wall street journal
Corporate America is facing a recession. Economic troubleshooter FedEx (FDX) stunned Wall Street last week with warnings of heavy earnings and a sluggish outlook for the global economy.
Bad news from FedEx on Thursday overshadowed a more promising development, a deal between rail operators and unions to avoid what could have been a crippling freight rail strike.
Still, investors remain nervous about the health of the rail business, indicating panic about the overall economy. Shares of top rail operators Union Pacific (UNP), CSX (CSX) and Norfolk Southern (NSC) have fallen sharply this year. Even Warren Buffett’s Berkshire Hathaway (BRKB), which owns Burlington North Santa Fe, has taken the plunge recently.
But FedEx isn’t the only company sounding recession alarm bells. In an unusually poor earnings call earlier this month, the CEO of high-end furnishings retailer RH (RH) (aka Restoration Hardware) said that “anyone who thinks we’re not in a recession is crazy” and Said that the housing market is in a recession which is “just getting started.”
Best Buy’s (BBY) chief financial officer said in late August that he expects sales growth to be slow. And while the company refrained from using the term recession, the CFO of Best Buy (BBY) said there is “a belief that current macro environmental trends may be even more challenging … for the rest of the year.”
The CEO of PVH, which owns the Tommy Hilfiger and Calvin Klein brands, noted in the company’s late-August earnings call that, “Higher gas prices and other inflationary pressures began to impact consumer discretionary spending. Turned out,” during the summer, adding that the change “was most evident to us in the middle-income and value consumer in North America.”
Chip equipment leader Applied Materials (AMAT) noted in an earnings call last month that some of its semiconductor customers are bearish “as macro uncertainty and weakness in consumer electronics and PCs forces these companies to postpone some orders.”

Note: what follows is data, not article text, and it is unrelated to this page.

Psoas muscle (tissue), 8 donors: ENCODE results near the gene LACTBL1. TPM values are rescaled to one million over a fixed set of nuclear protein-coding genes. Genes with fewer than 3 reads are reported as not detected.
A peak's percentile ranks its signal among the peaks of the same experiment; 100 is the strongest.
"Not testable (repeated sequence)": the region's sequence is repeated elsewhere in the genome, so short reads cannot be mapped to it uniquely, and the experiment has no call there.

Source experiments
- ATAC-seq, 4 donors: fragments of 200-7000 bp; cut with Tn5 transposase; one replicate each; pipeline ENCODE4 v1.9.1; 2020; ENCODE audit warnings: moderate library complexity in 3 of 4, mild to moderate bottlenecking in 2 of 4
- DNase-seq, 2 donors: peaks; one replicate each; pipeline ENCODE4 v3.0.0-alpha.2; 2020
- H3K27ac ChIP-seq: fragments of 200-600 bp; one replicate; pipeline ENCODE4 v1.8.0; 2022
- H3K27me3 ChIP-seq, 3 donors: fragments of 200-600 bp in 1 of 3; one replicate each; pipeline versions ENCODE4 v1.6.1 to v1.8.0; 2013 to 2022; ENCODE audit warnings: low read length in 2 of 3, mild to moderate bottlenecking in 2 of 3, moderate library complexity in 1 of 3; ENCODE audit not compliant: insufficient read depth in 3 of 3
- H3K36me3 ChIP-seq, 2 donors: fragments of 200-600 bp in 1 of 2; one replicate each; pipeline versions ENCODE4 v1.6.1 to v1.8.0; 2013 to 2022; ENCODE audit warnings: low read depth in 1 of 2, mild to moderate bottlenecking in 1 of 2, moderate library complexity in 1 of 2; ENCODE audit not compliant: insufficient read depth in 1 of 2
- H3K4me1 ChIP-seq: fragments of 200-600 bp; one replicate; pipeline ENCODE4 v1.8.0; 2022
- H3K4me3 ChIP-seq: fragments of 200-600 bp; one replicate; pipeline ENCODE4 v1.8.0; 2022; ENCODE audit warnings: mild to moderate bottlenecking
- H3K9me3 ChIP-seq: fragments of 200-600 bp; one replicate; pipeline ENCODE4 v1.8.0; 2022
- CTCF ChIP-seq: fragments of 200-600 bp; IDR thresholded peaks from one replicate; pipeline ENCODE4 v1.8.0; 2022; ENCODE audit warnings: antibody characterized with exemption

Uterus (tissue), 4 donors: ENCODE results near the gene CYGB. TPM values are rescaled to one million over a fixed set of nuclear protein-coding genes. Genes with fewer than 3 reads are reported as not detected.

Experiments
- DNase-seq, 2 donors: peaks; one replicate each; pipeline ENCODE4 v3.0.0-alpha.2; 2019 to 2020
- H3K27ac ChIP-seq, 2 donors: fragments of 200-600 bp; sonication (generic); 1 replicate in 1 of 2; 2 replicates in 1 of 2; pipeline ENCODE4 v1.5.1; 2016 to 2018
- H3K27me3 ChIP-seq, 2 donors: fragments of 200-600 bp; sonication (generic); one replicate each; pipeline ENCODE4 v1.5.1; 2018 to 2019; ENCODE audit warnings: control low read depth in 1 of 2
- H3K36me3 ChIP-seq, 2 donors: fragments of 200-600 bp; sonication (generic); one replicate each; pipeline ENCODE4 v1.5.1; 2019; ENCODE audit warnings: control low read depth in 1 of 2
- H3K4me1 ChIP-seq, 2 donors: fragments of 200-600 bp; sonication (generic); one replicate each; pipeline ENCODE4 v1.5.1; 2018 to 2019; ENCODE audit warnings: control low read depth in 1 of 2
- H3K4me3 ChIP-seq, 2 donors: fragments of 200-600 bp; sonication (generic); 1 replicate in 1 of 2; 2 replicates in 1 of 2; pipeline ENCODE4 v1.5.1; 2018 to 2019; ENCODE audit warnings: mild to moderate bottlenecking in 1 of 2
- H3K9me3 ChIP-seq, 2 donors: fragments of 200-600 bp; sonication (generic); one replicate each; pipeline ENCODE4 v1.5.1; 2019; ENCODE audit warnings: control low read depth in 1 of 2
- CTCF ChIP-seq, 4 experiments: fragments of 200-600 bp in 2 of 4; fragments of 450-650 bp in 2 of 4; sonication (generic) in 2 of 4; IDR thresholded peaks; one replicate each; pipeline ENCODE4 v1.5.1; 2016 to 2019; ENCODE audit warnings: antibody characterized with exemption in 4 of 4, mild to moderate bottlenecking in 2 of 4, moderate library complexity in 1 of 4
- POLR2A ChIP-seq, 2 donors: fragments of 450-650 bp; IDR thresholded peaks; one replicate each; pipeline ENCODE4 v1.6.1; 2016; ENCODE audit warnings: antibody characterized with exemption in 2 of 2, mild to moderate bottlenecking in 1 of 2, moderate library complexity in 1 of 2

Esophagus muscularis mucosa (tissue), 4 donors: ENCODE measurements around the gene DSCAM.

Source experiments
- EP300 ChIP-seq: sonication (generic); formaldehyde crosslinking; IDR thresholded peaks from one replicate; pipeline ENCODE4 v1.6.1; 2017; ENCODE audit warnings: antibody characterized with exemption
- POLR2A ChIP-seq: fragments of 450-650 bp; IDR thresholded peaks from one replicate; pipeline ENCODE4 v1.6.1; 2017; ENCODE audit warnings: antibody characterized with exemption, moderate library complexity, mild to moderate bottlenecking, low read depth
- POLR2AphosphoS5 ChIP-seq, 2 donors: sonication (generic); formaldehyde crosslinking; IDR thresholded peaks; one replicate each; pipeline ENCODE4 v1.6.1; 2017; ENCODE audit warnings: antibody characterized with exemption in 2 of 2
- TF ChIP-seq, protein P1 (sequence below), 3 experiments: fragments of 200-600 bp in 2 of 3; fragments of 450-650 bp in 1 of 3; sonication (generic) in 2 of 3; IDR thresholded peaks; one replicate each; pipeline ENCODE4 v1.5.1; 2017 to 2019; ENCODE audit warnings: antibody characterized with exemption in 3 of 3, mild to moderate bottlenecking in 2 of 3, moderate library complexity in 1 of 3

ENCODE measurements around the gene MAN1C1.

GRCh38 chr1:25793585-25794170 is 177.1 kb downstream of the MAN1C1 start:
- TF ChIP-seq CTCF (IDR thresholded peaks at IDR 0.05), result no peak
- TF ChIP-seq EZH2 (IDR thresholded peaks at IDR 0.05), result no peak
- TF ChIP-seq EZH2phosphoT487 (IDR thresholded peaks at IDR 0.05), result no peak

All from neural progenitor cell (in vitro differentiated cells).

These are ominous signs. Even more companies are likely to refer to the slowing economy – some execs may even dare to use the R-word in the coming weeks. Most Corporate America operates on a calendar year schedule for earnings, which means they’ll report third-quarter results in October.
Tech titans Apple (AAPL) and Microsoft (MSFT), streaming leader Netflix (NFLX), consumer product giants Coca-Cola (KO) and Procter & Gamble (PG), restaurant chains McDonald’s (MCD) and Chipotle (CMG) and banking leaders JPMorgan Chase (JPM) and Goldman Sachs (GS) are some of the blue chips that will give financial updates next month.
The change in sentiment has been dramatic. Earnings for the third quarter as recently as June 30 were expected to rise about 10% compared to a year ago, according to estimates tracked by FactSet.
But as companies and analysts cut their outlook, forecasts now call for only 3.5% profit growth. This will be the worst quarter for earnings since a 5.7% decline in the third quarter of 2020, when the economy was battling the Covid-imposed lockdown.
Jon Butters, senior earnings analyst at FactSet, noted that the magnitude of the change in earnings estimates is the largest since the second quarter of 2020, when many companies went into shutdown mode for the first time.
Aggressive rate hikes by the Federal Reserve, which are expected to continue with the Fed raising rates sharply later this week, are also raising fears of a recession.
What’s more, other global central banks, including the European Central Bank and the Bank of England, are still in dire mode. This further increases the risk that a global rise in rates will lead to a further slowdown in income, consumer spending and the overall economy.
“The sentiment and market momentum have definitely turned negative,” Mark Hackett, head of investment research at Nationwide, said in a report last week. “Earnings fears have now joined inflation and the Fed in investors’ minds.”
Hackett said that “growth expectations are waning” and that CEOs and small businesses are worried about the slowdown.
It’s worth noting that not all recessions are the “Great Recession” like 2008. The US economy suffered a far more modest decline in the 1990s after the rise in oil prices during the first Gulf War, as well as after the burst of the dot-com bubble in 2001. And the 2020 Covid recession lasted just two months, the shortest drop on record.
There is a potential bright spot. Despite concerns about rising prices and rising mortgage rates, the US housing market is expected to slow, but it will not crash as it did during the subprime crises of 2007 and 2008.
Executives at companies such as construction equipment giant Deere (DE), home improvement retailers Home Depot (HD) and Lowes (LOW) and appliance maker Whirlpool (WHR) acknowledged in the conference call that there is a short-term softening in housing demand. Chances are, another massive bubble burst in the cards is unlikely.